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Wed., Nov. 05, 2014 10:35 AM to 11:00 AM CST
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Running the Numbers: A Statistical View of the Eagles
In a lot of ways, the Eagles’ 2012 season has mirrored that of the Cowboys. Sitting at 3-5, Philadelphia has been unable to capitalize on its massive potential, dropping five of its last six contests after starting the season 2-0. With a potentially explosive offense and defense that has failed to record enough takeaways, the Eagles resemble Dallas in more ways than one. Now, with the season of both teams on the line, the Eagles and Cowboys clash in Week 10; the winner will remain in the NFC East hunt, while the loser’s playoff hopes will all but disappear.
5.8: Net yards-per-attempt for Eagles’ passing offense.
Although the Eagles possess a big-play offense, they’ve struggled moving the ball through the air in 2012, ranking just 25th in net yards per attempt (YPA). Remember, net YPA factors sacks into passing stats, and only two teams in the entire league have allowed more sacks than the Eagles. Philadelphia has yielded nearly twice as many sacks (27) as the Cowboys (14).
4.5: YPC for Philadelphia on the ground.
The Eagles rank ninth in the NFL in rushing efficiency, due in large part to their scrambling quarterback. Vick has 300 yards on the ground and 5.6 yards per carry (YPC) this season. LeSean McCoy and his shifty running style is obviously a huge threat as well; together the duo has combined for 85.8 percent of the Eagles’ rushes in 2012.
More telling than YPC, which can be thrown off by a couple of big runs, is success rate – the percentage of rushes that increase an offense’s probability of scoring on a given drive. The Cowboys have successfully increased their expected points on just 39.4 percent of runs, compared to 53.8 percent of their passes. Meanwhile, the Eagles rank fourth in the NFL with a 47 percent rushing success rate.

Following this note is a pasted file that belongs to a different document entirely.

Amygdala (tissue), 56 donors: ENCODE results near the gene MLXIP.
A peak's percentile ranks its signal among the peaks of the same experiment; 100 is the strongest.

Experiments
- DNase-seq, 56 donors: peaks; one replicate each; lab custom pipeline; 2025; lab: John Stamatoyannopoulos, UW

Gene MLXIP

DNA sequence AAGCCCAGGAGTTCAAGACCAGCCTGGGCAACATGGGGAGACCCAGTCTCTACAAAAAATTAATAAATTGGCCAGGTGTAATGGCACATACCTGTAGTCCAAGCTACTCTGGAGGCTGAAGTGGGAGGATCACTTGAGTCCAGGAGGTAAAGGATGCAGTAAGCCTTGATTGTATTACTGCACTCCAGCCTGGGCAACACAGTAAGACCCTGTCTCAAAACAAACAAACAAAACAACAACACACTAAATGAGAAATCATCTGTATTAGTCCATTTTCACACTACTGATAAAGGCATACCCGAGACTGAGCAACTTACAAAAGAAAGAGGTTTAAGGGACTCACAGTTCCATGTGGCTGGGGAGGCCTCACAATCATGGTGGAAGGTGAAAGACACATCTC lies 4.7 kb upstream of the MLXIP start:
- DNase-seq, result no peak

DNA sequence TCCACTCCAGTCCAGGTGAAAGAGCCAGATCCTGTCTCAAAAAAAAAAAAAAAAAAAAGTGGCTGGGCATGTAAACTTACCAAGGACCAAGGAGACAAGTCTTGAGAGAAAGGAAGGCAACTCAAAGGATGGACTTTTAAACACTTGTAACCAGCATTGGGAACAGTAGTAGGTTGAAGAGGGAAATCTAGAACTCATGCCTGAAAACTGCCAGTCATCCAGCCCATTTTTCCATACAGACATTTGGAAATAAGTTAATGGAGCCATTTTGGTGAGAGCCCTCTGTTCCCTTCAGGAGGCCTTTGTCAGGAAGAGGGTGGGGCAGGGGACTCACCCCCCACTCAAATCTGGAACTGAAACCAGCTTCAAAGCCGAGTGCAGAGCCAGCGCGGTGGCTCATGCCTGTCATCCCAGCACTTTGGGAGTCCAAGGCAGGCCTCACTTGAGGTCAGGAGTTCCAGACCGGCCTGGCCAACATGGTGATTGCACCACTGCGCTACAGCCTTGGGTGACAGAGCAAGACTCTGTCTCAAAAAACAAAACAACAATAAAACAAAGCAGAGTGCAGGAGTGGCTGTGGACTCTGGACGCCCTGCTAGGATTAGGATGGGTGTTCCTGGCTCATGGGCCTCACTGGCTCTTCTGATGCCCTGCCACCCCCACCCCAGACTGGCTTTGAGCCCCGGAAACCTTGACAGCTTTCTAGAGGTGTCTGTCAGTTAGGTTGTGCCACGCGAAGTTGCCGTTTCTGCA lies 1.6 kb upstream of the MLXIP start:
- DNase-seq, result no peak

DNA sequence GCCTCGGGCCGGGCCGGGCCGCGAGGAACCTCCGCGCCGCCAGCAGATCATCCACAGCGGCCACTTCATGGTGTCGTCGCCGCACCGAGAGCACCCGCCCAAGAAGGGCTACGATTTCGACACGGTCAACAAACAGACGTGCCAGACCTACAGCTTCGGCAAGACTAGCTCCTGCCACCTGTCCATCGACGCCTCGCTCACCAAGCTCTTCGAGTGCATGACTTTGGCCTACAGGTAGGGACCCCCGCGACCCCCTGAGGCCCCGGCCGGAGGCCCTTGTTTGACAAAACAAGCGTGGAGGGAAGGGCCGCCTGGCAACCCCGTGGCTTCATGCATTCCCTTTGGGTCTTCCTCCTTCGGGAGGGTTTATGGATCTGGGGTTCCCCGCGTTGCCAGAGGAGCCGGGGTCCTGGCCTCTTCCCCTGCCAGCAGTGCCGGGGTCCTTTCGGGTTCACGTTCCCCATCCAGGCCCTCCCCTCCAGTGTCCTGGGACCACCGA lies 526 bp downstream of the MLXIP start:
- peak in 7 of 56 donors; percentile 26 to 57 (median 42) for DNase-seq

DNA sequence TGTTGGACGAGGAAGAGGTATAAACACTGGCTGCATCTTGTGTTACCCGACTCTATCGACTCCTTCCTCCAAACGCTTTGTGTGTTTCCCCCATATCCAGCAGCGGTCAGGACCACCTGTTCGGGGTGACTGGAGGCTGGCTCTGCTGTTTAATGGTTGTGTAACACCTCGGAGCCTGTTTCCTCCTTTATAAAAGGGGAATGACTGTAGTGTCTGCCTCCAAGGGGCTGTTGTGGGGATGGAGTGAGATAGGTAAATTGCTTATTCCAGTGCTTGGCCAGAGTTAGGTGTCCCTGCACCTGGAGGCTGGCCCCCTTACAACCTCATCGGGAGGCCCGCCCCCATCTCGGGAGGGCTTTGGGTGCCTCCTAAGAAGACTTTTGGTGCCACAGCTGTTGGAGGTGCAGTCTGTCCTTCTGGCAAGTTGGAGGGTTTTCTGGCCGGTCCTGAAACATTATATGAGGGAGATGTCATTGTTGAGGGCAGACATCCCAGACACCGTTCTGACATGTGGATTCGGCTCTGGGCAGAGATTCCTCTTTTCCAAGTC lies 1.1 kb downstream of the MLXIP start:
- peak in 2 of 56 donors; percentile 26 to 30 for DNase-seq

41.2: Michael Vick’s passer rating when pressured.
Getting to Vick has obvious benefits outside of bringing him down. Specifically, Vick has always been somewhat reckless with the ball when throwing in the face of pressure, as evidenced by his 41.4 completion rate and 4.3 percent interception rate when pressured in 2012. Dallas might want to avoid excessive blitzes against Vick, however, for two reasons: First, the Cowboys’ four or five-man pass rush should be able to reach Vick anyway; secondly, Vick can be deadly against man coverage, running for big chunks of yards when defenders have their backs turned to the ball. Plus, Vick has a 5-to-1 touchdown-to-interception ratio against the blitz this season.
3.12: Number of seconds Vick has to throw, on average.
That might seem like the blink of an eye, but Vick has actually had more time to throw than all but one quarterback. In comparison, Tony Romo has been afforded an average of 2.76 seconds on each dropback, ranking as the 12th-highest in the NFL. These numbers suggest that the Eagles’ offensive line really hasn’t been as poor as people think. Strengthening that idea is the fact that Vick has had more dropbacks with at least 2.6 seconds to throw than any other quarterback in the league.
4.2: YPC allowed by the Eagles’ defense.
Contrary to popular belief, Philadelphia’s rush defense isn’t near the bottom of the NFL barrel. They’ve struggled to stop the run at times, but they’ve allowed just one-tenth of a yard more per carry than the Cowboys. All told, the Eagles rank near the middle of the NFL in both rush and pass defense efficiency.
11: Eagles’ sacks.
Shockingly, the Eagles rank 31st in the NFL in total sacks. That’s particularly surprising because Philly led the league in sacks in 2011. Their sack rate is down from 8.8 percent last year to 3.8 percent in 2012.
98.2: Percentage of Trent Cole’s snaps on the right side of the defense.
Cole is one of the few pass-rushers who rarely switches sides, so he’ll be matched up almost exclusively against left tackle Tyron Smith. That battle, and Doug Free’s matchup with defensive end Jason Babin, will be pivotal for the Cowboys. Although both ends have perhaps underperformed this season (neither has a pressure rate over 6.5 percent), both Cole and Babin are talented enough that double-teaming one leaves you vulnerable against the other.
6.7: YPA allowed by cornerback Dominique Rodgers-Cromartie.
Although the Eagles brought in cornerback Nnamdi Asomugha to shut down the opposition’s top receiver, it has been Rodgers-Cromartie who has played the best ball in Philadelphia. The cornerback has allowed 6.7 YPA and a 46.3 passer rating on the 40 balls thrown his way in 2012, compared to 10.8 YPA and a 112.4 passer rating for Asomugha on 37 targets.